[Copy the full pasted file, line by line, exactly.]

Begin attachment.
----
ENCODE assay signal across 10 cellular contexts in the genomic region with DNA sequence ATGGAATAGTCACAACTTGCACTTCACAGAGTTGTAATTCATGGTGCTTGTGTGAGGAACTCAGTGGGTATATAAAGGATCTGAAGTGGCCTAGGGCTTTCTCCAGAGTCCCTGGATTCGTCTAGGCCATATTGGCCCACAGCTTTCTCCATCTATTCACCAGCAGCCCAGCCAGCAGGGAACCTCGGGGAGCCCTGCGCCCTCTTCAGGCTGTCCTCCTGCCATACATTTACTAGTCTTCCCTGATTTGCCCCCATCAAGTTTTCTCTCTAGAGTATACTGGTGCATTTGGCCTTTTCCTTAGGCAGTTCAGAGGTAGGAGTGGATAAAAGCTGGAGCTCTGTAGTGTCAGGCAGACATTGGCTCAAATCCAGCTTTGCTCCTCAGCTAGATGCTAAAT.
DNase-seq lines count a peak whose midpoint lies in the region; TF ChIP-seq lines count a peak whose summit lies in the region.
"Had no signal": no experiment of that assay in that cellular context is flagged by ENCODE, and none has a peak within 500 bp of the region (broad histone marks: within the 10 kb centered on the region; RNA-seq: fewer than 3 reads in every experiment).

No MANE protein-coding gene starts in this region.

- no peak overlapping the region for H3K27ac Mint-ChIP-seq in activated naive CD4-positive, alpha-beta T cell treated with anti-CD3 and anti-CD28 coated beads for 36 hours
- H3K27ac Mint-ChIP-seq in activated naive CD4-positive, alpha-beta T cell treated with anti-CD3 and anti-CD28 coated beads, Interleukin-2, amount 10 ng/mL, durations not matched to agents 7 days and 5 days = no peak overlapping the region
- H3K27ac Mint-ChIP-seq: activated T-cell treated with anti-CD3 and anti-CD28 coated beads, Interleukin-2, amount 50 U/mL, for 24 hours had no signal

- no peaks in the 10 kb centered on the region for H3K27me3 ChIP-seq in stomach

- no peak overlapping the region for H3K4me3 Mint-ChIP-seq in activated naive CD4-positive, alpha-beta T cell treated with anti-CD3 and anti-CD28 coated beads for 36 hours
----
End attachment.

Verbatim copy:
ENCODE assay signal across 10 cellular contexts in the genomic region with DNA sequence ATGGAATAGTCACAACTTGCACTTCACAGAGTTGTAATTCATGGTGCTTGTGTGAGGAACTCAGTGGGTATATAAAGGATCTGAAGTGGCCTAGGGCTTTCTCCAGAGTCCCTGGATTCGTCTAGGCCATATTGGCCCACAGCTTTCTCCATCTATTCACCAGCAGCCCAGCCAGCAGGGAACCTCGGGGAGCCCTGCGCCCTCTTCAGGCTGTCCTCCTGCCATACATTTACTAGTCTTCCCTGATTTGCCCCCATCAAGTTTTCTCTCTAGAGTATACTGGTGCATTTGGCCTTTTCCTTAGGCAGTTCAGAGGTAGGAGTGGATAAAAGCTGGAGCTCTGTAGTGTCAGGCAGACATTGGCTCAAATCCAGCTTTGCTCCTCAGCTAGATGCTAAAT.
DNase-seq lines count a peak whose midpoint lies in the region; TF ChIP-seq lines count a peak whose summit lies in the region.
"Had no signal": no experiment of that assay in that cellular context is flagged by ENCODE, and none has a peak within 500 bp of the region (broad histone marks: within the 10 kb centered on the region; RNA-seq: fewer than 3 reads in every experiment).

No MANE protein-coding gene starts in this region.

- no peak overlapping the region for H3K27ac Mint-ChIP-seq in activated naive CD4-positive, alpha-beta T cell treated with anti-CD3 and anti-CD28 coated beads for 36 hours
- H3K27ac Mint-ChIP-seq in activated naive CD4-positive, alpha-beta T cell treated with anti-CD3 and anti-CD28 coated beads, Interleukin-2, amount 10 ng/mL, durations not matched to agents 7 days and 5 days = no peak overlapping the region
- H3K27ac Mint-ChIP-seq: activated T-cell treated with anti-CD3 and anti-CD28 coated beads, Interleukin-2, amount 50 U/mL, for 24 hours had no signal

- no peaks in the 10 kb centered on the region for H3K27me3 ChIP-seq in stomach

- no peak overlapping the region for H3K4me3 Mint-ChIP-seq in activated naive CD4-positive, alpha-beta T cell treated with anti-CD3 and anti-CD28 coated beads for 36 hours